At midday, I left home in the car and parked several streets from their house. Their street has residential parking permits only, so I could not park in their road. I left my car, carrying a heavy bag full of bits and pieces that might be useful for the first day, plus I was hugging  some huge serving dishes for the picnic and a roll of wallpaper to line the kitchen drawers. I was walking along a road I had never walked along before  and failed to see a huge tree root which had pushed up the paving stones. Suddenly my right ankle rolled over and I went flying to the ground, hitting the paving with quite a force on my left knee, the contents of my arms and bag spewing all over the pavement. Feeling a right idiot, I quickly stood up and tried to continue, realising that my right ankle was killing me and my left knee was very sore. I hobbled some 200 yards or more along a couple of roads and let myself into the house, feeling very shaky. When I examined my ankle, I had a swelling the size of an egg coming up on it and could not weight-bear. My left knee was dripping with blood -despite wearing trousers, my knee was badly grazed. 

The clock was however ticking and I knew that five hungry people were about to arrive any minute wanting feeding. I had no choice but to limp along to Lidl and buy items for the picnic lunch. I added paracetamol and a bag of frozen peas to the list as necessary components to soothe my injuries. By the time everyone arrived with the van, I was sitting like a princess with the bag of frozen peas on my ankle, the swelling now growing in size to a grapefruit. I remained thus for the rest of the day, joking that I would do anything to get out of helping move the furniture!

I had made so many plans and promises to help with Kay's move and to help cut back the wilderness in the garden, but unfortunately my ankle has other plans. In the last week, it has got progressively worse and Kay has insisted on me visiting our local urgent care centre to get it xrayed to make sure it wasn't broken.  The good news is that it ISN'T broken, but is badly sprained. The swelling, bruising and pain is out of this world and the received wisdom is that it may take up to 6 weeks to mend. I have to rest it as best I can, ice it and elevate it. It has meant cancelling all my gym classes and foodbank shifts and I am relying on friends to ferry me to choir sessions and other engagements, as driving is out of the question too.  Resting it is a joke, as I live in a 6 half-storey modern townhouse with 5 staircases. I have three sets of stairs to get my meals each day and at least one to get to a toilet at any time of the day.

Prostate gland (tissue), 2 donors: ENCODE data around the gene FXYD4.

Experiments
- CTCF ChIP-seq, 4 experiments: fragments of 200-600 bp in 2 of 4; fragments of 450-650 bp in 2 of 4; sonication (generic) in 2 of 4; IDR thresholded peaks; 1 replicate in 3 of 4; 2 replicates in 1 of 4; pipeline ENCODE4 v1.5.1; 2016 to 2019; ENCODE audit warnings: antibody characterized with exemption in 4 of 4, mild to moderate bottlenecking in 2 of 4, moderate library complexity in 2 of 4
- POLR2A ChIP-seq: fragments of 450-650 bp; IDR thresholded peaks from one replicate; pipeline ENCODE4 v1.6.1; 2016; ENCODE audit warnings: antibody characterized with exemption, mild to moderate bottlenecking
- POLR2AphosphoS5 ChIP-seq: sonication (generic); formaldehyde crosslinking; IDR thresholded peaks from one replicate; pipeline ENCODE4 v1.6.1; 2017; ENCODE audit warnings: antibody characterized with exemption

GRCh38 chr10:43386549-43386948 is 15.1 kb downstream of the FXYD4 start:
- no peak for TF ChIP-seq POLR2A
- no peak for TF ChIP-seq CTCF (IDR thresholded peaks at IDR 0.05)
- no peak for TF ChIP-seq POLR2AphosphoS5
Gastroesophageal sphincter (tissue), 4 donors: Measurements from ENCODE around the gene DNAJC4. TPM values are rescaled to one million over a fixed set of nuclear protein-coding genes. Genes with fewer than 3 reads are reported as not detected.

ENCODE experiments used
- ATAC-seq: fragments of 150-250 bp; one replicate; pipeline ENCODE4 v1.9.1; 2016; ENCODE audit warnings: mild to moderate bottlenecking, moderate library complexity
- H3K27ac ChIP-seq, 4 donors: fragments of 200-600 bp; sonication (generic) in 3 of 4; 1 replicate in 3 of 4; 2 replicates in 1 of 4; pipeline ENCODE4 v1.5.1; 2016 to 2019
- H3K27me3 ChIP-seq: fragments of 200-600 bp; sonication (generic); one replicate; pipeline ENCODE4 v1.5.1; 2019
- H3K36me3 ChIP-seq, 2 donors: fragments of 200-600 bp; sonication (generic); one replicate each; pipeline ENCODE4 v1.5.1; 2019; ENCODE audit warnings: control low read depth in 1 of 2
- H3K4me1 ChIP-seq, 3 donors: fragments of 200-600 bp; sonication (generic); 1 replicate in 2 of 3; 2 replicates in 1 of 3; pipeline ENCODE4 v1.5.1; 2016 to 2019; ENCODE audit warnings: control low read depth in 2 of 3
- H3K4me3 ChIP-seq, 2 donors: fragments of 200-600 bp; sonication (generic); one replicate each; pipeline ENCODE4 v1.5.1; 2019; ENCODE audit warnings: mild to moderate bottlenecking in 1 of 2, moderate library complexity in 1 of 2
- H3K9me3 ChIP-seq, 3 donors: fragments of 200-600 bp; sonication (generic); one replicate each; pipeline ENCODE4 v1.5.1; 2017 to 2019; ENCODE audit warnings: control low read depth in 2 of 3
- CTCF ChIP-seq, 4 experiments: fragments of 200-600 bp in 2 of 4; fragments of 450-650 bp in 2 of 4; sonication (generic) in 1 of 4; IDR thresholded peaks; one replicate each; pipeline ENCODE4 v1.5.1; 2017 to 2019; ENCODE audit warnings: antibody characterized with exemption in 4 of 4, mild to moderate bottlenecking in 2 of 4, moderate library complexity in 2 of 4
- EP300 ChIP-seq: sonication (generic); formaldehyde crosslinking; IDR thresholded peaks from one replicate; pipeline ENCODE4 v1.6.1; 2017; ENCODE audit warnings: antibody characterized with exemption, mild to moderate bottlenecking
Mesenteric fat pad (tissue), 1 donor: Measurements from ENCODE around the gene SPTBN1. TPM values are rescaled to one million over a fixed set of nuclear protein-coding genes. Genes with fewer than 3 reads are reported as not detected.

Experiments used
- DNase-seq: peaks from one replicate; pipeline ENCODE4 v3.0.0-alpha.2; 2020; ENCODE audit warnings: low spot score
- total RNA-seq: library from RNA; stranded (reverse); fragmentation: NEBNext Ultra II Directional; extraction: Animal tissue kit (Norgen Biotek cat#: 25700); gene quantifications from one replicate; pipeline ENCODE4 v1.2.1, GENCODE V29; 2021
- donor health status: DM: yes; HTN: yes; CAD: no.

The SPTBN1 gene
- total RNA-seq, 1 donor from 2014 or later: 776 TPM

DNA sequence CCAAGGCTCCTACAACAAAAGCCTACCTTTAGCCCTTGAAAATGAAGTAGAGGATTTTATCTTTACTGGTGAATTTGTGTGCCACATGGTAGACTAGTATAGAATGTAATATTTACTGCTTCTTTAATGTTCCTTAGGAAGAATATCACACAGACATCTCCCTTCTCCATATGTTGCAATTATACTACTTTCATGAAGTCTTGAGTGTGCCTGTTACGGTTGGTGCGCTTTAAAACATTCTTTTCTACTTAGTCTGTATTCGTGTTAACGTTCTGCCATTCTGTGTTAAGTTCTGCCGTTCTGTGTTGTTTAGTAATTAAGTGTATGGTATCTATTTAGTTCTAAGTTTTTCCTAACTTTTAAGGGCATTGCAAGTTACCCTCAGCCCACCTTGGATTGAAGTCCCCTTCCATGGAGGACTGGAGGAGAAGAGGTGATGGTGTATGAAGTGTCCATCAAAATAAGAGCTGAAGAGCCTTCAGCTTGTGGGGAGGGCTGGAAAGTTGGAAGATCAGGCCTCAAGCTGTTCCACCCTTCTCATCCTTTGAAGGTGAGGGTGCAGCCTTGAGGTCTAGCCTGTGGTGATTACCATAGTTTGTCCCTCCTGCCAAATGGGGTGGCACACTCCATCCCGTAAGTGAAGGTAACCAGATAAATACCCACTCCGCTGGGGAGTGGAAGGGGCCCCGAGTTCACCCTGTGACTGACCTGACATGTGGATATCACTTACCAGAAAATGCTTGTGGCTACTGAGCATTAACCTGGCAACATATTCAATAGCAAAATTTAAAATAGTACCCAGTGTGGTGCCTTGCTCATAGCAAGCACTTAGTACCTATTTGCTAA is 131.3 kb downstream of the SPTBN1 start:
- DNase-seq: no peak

It also means any plans to help Kay in her house and garden will have to be shelved until further notice. To say I am cross is an understatement.  My dainty foot and leg looks like it's been transplanted from an elephant! We knew the house would cost an arm and a leg, but I didn't realise it would be mine!

elephantitis



2 comments:

Anonymous said...

So very sorry to hear this. Happened to me once while I was at a conference. Ace bandage helped trmendously. Hope you get better quickly

Linda d said...

Oh dear! That looks painful.

Congrats to the young ones. Would love to see pics of the garden.

Take care,